“Pull yourself together,” I scolded myself, pulling my hair into a messy bun and looking at my tired face in the mirror. “You are so blessed. There are moms who have multiple kids at different ages. Moms who work full time. Single moms. You have it so good.”

But my usual approach to making myself feel better didn’t work. I felt exhausted and guilty. I knew that my teething 4-month-old who refused to sleep longer than 15-minute stretches was tiring, but I was frustrated with myself for not being positive and full of energy despite the sleeplessness. I whispered a quick, embarrassed prayer.

God. I know I should just be thankful and taking this all in stride. I’m sorry I’m like this.

In my effort to feel more positive, I took my son and dogs out to the front deck and grabbed a book to read out loud. I sat my son’s chubby legs on my lap, opened the book to a random page, and began to read a children’s version of a Bible story. 

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The story was from the book of Mark when a man named Jairus asked Jesus to heal his young, sick, and dying daughter. My son’s babbling quieted as he looked at the colorful pictures. I read about Jesus going to heal the sick girl and getting intercepted by someone elsea woman who had been bleeding for 12 years.

My own interest was suddenly piqued. I had heard these two healing stories before, but I had never realized they occurred on the same day. If I were Jesus, I know what I would have done . . . I would have asked the woman to hold on and rushed to get to the sick little girl who was literally taking her last, gasping breaths. Sure, the woman’s bleeding was probably horrible, but if she had already lived with it for 12 years, then she would surely be OK for another day. In fact, if Jesus would have told that woman where he was headed, I bet she would have eagerly jumped aside and made room for him to rush on to the young girl. 

But that’s not what Jesus said or did. 

He stopped. He listened. He wasn’t annoyedin fact, He commended the woman for asking for help.

He had taken so much time with her that by the time he got to the sick little girl’s house, she had already died. But He wasn’t bothered by that, either, He simply healed the girl, too. 

As I read the story, my voice began to shake and my tears began to fall on my son’s tiny yellow T-shirt. 

Yes, it’s essential to count my many blessings. Yes, it’s important to know there are others who have much harder lives than I do. But when it comes to talking with Jesus, my Savior, I don’t have to be embarrassed when I am struggling. I don’t have to roll my eyes at myself and say, “Jesus, I know you have much more important things to hear about today.”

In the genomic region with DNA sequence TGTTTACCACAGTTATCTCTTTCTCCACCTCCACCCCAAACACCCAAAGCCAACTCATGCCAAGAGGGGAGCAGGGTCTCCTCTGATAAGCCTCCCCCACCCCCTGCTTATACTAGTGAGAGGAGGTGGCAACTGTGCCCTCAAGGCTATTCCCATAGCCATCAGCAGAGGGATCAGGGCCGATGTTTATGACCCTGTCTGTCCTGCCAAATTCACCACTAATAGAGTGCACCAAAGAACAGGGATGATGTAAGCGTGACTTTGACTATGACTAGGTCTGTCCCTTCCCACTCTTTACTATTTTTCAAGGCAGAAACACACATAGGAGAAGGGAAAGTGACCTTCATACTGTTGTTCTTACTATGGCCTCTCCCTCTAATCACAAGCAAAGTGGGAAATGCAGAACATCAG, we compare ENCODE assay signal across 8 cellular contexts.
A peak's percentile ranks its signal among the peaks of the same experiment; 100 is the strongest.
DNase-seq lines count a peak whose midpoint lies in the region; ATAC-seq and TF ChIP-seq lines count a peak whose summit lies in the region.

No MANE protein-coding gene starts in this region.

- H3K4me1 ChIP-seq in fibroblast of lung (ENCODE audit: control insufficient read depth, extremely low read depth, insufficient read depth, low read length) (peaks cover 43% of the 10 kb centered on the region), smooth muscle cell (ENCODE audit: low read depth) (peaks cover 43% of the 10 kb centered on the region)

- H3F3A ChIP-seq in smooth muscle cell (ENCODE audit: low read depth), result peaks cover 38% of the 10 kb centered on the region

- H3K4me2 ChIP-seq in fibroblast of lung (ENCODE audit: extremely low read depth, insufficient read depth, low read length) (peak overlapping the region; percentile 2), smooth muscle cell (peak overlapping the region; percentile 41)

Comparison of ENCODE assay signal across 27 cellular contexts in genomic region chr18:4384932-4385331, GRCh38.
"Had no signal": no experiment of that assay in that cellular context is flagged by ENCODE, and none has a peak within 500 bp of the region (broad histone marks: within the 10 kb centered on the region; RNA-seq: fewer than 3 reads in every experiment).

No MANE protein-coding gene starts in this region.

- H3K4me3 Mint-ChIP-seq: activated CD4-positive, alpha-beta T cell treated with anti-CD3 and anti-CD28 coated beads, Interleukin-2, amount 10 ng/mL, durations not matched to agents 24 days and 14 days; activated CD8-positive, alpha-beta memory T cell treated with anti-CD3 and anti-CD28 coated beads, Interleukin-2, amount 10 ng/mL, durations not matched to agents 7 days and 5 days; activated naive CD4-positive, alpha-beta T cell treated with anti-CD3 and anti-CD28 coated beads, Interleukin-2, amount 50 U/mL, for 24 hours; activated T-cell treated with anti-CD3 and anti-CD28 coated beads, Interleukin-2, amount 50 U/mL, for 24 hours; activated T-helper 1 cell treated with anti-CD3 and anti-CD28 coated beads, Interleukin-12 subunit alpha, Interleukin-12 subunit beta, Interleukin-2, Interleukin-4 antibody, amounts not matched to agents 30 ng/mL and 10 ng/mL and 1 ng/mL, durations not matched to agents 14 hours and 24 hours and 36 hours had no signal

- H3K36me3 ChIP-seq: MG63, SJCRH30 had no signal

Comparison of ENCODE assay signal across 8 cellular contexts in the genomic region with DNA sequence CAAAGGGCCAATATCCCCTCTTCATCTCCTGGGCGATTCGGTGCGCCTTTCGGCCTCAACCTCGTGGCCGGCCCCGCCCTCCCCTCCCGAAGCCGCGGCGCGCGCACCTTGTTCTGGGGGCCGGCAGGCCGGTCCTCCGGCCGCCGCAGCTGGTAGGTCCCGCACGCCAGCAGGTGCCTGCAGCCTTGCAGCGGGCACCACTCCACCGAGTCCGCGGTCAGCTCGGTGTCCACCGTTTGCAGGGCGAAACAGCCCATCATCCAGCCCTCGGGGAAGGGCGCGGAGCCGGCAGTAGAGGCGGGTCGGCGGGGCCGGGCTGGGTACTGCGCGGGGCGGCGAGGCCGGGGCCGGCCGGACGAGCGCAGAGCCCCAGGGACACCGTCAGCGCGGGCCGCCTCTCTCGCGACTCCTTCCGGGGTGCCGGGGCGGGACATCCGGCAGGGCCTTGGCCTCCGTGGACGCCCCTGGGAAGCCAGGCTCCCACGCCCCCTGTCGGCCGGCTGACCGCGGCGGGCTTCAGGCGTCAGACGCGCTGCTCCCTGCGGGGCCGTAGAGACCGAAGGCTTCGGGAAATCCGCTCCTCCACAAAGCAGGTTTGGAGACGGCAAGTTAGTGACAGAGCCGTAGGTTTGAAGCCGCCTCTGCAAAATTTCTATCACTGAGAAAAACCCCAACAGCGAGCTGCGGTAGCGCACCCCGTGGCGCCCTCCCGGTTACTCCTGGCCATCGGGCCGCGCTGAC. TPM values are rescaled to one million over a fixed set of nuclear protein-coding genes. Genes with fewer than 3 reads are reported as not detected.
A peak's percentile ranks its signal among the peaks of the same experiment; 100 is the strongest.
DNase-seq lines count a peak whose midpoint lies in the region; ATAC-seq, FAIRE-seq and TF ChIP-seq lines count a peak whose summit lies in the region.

He wants to hear it. All of it. 

I closed the book and set it down beside me, hugging my sweet baby close and closing my eyes. I whispered out loud, “Jesus, this is so good. Thank you for this baby. Thank you for everything. But Jesus, I am so tired. I worry I am doing everything wrong. I worry that my baby isn’t breathing. Please, calm my fears. Help me relax. And thank you for hearing every anxiety-filled prayer.” 

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When I opened the book back up to finish the story, I smiled when I read what Jesus said to the woman after she made her request to Him. Fellow mom, I think He’s whispering the same thing to you today. 

“[Jesus] said to her, ‘Daughter, your faith has healed you. Go in peace and be freed from your suffering’” (Mark 5:34).

Kathryn Andersen

Kathryn Andersen spills a lot of coffee and learns something new every day, so she’s very grateful for stain remover and Jesus’ amazing grace. She’s a stay-at-home mom and freelance writer, whose pieces have been featured on Focus on the Family president Jim Daly's blog, Boundless.org, and on popular author Tricia Goyer's website. Before becoming a mom, Kathryn worked as a producer for the Focus on the Family Daily Broadcast, which reaches over six million people weekly. Kathryn loves fishing with her husband and 6-month-old son, running, playing violin, and wearing cowboy boots as often as possible. You can follow her blog at https://kathrynanders.wordpress.com/